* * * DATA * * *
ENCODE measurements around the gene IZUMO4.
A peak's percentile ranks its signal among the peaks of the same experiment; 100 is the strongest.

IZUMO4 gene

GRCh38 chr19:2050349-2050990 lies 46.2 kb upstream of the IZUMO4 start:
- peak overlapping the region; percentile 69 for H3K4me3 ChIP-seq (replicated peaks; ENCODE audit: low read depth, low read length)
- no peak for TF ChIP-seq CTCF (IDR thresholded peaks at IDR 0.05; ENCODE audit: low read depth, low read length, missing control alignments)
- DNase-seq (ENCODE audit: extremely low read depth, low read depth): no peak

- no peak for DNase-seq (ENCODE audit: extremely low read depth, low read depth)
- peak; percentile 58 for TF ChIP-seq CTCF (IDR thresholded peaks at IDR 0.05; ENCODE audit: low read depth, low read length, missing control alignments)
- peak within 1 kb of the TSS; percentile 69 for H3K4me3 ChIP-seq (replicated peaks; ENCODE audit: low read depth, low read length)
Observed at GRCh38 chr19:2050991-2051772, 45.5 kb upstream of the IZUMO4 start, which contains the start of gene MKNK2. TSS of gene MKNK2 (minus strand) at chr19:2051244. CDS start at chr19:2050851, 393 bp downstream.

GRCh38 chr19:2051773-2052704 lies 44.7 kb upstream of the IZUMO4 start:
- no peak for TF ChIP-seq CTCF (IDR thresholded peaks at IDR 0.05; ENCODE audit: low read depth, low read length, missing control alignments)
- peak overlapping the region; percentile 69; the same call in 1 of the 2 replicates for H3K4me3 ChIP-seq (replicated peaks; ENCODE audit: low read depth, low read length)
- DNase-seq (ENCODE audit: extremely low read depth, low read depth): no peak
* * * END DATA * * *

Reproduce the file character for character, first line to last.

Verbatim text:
ENCODE measurements around the gene IZUMO4.
A peak's percentile ranks its signal among the peaks of the same experiment; 100 is the strongest.

IZUMO4 gene

GRCh38 chr19:2050349-2050990 lies 46.2 kb upstream of the IZUMO4 start:
- peak overlapping the region; percentile 69 for H3K4me3 ChIP-seq (replicated peaks; ENCODE audit: low read depth, low read length)
- no peak for TF ChIP-seq CTCF (IDR thresholded peaks at IDR 0.05; ENCODE audit: low read depth, low read length, missing control alignments)
- DNase-seq (ENCODE audit: extremely low read depth, low read depth): no peak

- no peak for DNase-seq (ENCODE audit: extremely low read depth, low read depth)
- peak; percentile 58 for TF ChIP-seq CTCF (IDR thresholded peaks at IDR 0.05; ENCODE audit: low read depth, low read length, missing control alignments)
- peak within 1 kb of the TSS; percentile 69 for H3K4me3 ChIP-seq (replicated peaks; ENCODE audit: low read depth, low read length)
Observed at GRCh38 chr19:2050991-2051772, 45.5 kb upstream of the IZUMO4 start, which contains the start of gene MKNK2. TSS of gene MKNK2 (minus strand) at chr19:2051244. CDS start at chr19:2050851, 393 bp downstream.

GRCh38 chr19:2051773-2052704 lies 44.7 kb upstream of the IZUMO4 start:
- no peak for TF ChIP-seq CTCF (IDR thresholded peaks at IDR 0.05; ENCODE audit: low read depth, low read length, missing control alignments)
- peak overlapping the region; percentile 69; the same call in 1 of the 2 replicates for H3K4me3 ChIP-seq (replicated peaks; ENCODE audit: low read depth, low read length)
- DNase-seq (ENCODE audit: extremely low read depth, low read depth): no peak